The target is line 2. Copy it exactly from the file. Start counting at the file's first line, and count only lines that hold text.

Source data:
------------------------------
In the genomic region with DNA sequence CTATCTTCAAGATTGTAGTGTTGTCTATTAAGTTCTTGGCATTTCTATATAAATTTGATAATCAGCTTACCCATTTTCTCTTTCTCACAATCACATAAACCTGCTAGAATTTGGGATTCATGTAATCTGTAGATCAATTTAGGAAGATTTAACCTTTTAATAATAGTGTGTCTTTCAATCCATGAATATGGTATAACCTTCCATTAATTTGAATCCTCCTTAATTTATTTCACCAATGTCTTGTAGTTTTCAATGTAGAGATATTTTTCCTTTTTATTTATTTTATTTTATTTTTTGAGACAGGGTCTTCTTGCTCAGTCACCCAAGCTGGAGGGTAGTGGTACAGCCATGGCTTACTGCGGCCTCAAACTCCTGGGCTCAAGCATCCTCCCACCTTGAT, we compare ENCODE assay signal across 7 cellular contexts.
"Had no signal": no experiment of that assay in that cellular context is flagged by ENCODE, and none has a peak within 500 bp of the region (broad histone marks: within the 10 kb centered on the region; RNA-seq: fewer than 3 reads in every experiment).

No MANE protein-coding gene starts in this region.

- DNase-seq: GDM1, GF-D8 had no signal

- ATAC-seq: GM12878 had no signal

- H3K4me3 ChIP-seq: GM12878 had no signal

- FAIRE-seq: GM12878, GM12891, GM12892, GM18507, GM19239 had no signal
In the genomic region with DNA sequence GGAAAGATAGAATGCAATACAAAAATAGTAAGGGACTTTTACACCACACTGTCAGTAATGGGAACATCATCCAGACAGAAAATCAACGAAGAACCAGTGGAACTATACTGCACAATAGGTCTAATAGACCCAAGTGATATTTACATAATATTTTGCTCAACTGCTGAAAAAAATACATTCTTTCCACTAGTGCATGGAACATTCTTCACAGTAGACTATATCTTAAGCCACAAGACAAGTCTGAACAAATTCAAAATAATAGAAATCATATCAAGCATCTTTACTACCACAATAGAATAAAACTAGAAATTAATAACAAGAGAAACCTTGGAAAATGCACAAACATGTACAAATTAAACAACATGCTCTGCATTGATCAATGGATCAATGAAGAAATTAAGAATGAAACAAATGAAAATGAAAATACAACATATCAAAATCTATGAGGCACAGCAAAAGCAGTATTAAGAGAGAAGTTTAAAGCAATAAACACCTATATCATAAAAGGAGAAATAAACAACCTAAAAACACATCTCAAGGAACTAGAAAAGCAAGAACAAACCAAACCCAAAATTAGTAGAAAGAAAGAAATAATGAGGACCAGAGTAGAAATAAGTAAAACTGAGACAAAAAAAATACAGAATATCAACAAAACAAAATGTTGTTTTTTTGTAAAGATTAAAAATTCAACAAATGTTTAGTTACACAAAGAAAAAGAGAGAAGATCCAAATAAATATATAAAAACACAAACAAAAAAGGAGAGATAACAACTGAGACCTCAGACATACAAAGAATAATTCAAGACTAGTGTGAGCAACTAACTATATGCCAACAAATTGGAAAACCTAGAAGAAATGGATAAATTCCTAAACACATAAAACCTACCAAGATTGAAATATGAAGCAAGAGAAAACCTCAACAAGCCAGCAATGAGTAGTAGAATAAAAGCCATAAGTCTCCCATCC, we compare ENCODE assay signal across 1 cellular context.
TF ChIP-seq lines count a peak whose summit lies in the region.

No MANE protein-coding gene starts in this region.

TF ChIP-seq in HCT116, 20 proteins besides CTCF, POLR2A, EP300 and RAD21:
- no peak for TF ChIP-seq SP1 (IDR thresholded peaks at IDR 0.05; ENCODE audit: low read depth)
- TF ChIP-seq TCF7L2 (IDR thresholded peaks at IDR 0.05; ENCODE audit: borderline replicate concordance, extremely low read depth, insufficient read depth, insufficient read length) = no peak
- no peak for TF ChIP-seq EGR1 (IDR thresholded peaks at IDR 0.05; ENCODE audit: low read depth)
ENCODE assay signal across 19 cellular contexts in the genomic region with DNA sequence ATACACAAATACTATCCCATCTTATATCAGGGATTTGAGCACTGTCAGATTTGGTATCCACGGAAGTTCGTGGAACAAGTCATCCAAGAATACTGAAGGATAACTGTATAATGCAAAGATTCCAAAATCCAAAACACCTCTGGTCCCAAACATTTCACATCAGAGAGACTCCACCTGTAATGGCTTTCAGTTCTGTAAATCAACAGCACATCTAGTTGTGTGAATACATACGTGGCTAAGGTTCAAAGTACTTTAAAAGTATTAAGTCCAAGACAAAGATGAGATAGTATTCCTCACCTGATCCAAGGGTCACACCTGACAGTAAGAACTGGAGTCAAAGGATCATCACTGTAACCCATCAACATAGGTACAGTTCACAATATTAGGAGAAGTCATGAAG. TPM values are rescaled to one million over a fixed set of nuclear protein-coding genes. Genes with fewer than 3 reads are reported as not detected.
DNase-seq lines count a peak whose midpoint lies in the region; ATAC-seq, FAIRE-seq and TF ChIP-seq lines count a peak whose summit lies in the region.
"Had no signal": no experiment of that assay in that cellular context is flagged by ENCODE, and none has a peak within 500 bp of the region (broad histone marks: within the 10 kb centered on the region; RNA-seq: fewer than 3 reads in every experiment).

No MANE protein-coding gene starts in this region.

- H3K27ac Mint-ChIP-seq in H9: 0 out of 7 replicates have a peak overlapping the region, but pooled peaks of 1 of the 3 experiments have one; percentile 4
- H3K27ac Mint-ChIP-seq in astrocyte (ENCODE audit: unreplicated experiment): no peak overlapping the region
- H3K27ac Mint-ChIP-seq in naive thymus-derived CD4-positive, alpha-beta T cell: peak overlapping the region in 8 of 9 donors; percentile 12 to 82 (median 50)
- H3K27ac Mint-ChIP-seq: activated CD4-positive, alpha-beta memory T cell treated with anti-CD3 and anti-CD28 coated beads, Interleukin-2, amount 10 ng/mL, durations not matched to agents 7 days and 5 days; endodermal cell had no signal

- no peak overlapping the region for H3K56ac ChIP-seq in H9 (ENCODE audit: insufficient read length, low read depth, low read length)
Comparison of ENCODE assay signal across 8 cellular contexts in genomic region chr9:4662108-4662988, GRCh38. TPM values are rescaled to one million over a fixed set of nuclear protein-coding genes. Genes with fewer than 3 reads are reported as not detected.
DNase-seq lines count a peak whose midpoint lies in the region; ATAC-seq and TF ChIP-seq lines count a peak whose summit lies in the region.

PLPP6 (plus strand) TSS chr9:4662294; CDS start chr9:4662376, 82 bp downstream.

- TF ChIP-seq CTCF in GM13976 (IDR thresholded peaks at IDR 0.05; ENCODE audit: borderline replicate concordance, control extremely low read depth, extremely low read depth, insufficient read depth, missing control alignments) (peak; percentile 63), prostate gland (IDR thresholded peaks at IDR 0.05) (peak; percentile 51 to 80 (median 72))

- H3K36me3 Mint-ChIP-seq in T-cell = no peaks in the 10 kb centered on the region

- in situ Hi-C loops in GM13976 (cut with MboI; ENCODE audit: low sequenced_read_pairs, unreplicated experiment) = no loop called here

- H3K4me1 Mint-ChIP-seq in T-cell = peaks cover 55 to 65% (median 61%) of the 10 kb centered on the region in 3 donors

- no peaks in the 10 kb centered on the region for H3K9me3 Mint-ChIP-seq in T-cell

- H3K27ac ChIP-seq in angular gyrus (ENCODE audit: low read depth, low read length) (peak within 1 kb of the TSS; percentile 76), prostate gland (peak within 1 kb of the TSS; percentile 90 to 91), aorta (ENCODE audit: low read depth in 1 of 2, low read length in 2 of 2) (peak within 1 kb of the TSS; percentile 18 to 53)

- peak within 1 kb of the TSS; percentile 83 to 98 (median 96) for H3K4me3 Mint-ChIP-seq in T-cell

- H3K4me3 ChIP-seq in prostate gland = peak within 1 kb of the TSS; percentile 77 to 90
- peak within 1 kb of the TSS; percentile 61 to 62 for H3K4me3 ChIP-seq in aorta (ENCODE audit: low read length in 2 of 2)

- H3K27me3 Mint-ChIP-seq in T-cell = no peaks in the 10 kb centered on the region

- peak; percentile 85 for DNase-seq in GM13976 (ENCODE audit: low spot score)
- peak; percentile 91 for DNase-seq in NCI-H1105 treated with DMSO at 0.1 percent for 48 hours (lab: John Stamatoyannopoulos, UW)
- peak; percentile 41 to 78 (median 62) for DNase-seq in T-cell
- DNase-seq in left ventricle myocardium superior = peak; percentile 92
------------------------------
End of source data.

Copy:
"Had no signal": no experiment of that assay in that cellular context is flagged by ENCODE, and none has a peak within 500 bp of the region (broad histone marks: within the 10 kb centered on the region; RNA-seq: fewer than 3 reads in every experiment).